Delvin and Co return to the court in search of a SEA Games silver

Delvin Goh almost always stands out in a crowd.

Standing at two metres, he is possibly the tallest among the 308 Singapore athletes that will compete in this month's South-east Asia (SEA) Games in Myanmar.

The 18-year-old power forward from Nanyang Polytechnic is part of a 12-man basketball team that are targeting a first silver medal for the Republic at this year's Games, from Dec 11 to 22.

The men's basketball team for this year are young, ranging from 18 to 27 years old.

The average height of the squad is 1.90m.

These big boys will be up against it as the Philippines have dominated the basketball tournament at the SEA Games, winning 15 of the 16 golds on offer since the sport made its debut at the 1977 Games.

In contrast, the Singapore men have won just the one bronze in 1979.

Coach Neo Beng Siang said: "We were always targeting a bronze at the past few SEA Games and we regularly finished fourth or fifth behind teams like Malaysia, Indonesia and Thailand, with Philippines well ahead, of course.

AIMING TOO LOW

"Maybe we were aiming too low. This time, we are shooting for the stars and hopefully even if we fail, we will land on the clouds.

"We are improving on our defence rotation and the round robin-format may be to our advantage, especially if we can beat Thailand in our first game on Sunday."

At the recent South-east Asia Basketball Association (Seaba) Championship, Singapore beat Indonesia by 10 points en route to a third-place finish.

Goh added: "Maybe in the past we were inconsistent and lacked the ability to close out games we should have won.

"But we are working on that and we are confident of doing well. Apart from the Philippines, we are a match for the best of the rest like Thailand, Malaysia and Indonesia." Regardless of how they do in Naypyidaw, some of the players will remain in the public eye.

Four of them - Ng Hanbin, Chase Tan, Lim Shengyu and Goh - emerged from a group of more than 200 audition hopefuls to secure parts in actor Tay Ping Hui's movie directorial debut Meeting The Giant, which is set to premiere in March or April next year.

The quartet take on roles as young basketballers recruited from China to improve the quality of the sport here.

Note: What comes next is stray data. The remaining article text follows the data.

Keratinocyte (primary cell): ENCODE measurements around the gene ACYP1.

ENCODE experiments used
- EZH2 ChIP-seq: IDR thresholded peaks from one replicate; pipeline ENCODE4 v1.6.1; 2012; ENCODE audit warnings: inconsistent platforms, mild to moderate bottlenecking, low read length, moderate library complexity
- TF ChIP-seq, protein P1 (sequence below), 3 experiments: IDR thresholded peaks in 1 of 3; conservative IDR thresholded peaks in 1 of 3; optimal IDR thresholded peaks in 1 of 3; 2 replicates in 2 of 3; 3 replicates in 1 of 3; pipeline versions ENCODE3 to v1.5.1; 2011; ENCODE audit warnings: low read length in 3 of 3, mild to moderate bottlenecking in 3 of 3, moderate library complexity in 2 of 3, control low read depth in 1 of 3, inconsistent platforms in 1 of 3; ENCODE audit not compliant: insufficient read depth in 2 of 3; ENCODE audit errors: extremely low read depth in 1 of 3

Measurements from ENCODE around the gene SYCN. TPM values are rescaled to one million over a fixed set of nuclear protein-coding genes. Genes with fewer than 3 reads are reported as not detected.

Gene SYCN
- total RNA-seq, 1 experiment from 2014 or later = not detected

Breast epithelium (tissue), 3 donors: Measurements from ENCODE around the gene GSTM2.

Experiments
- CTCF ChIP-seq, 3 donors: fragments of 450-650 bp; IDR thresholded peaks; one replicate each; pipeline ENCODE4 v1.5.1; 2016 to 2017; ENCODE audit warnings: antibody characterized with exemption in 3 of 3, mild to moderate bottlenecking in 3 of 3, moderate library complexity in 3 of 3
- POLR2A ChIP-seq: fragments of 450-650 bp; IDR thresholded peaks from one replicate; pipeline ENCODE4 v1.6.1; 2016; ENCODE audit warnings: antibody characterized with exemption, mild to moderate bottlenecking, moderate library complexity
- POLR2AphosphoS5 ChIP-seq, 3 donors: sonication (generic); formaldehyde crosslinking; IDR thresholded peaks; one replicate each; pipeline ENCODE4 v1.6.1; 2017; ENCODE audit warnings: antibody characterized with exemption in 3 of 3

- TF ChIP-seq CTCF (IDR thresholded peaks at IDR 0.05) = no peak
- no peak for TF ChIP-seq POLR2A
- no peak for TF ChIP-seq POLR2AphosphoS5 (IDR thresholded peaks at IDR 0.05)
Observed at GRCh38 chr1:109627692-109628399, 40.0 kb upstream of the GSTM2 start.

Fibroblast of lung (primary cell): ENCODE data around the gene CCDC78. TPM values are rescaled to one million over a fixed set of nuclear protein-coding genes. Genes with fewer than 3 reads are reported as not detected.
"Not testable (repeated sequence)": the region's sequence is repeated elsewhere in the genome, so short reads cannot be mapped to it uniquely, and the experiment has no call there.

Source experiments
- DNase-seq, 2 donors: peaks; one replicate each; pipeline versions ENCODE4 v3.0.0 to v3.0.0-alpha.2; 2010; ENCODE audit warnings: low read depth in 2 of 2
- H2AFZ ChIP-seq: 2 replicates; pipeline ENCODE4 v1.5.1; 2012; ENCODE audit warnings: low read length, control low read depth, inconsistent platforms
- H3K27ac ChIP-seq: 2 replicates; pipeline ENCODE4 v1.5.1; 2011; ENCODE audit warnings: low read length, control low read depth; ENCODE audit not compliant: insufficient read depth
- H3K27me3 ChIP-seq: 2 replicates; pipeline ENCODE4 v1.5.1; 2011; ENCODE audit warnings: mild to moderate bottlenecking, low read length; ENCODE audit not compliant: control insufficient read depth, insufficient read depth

The film also focuses on how the players try to be accepted in their adopted country and foster friendships with the locals.

Ng, a 24-year-old shooting guard, said: "It's a real eye-opener as I've always wondered how TV and movies work, although I never dreamt about acting in a movie.

"The basketball part was easy because that's what we do, but acting was a real challenge.

"My role is more solemn, which is a contrast from my real personality. I'm more of the talk-cock kind and it was hard not to laugh when the others were cracking jokes.

"But I think we did not do too badly. None of us accumulated more than 10 NGs (no-good takes) at a go."

Meeting The Giant producer and veteran actor Zhu Houren was all praise for the national basketballers.

COACHING

He said: "After Ping Hui spent one month coaching them in acting, you couldn't even tell that they were acting for the first time. "It's not easy to be playing basketball and relaying emotions, but maybe because they are national players, they have a flair for the big occasions.

"They did well."

While coach Neo admitted filming for TV did affect preparations for the Seaba Championship, the 47-year-old added: "There are positives in the sense that it would raise the profile of Singapore basketball and encourage more youngsters to pick up the sport."

FACTFILES

Name: Delvin Goh (far right)
Date of birth: April 14, 1995
Height: 2m
Weight: 104kg
Favourite Athlete: Kobe Bryant
Favourite food: Potato in any form
Pet peeve: People who are arrogant

Name: Ng Hanbin (far left)
Date of birth: Jan 13, 1989
Height: 1.94m
Weight: 86kg
Favourite athlete: Michael Jordan
Favourite food: Chicken
Pet peeve: Self-centredness

DID YOU KNOW?

Chase Tan (in red) scored the Singapore Slingers' 100th point when they beat the Brunei Barracudas 102-61 in 2011, the first time any team had crossed the mark in Asean Basketball League history.


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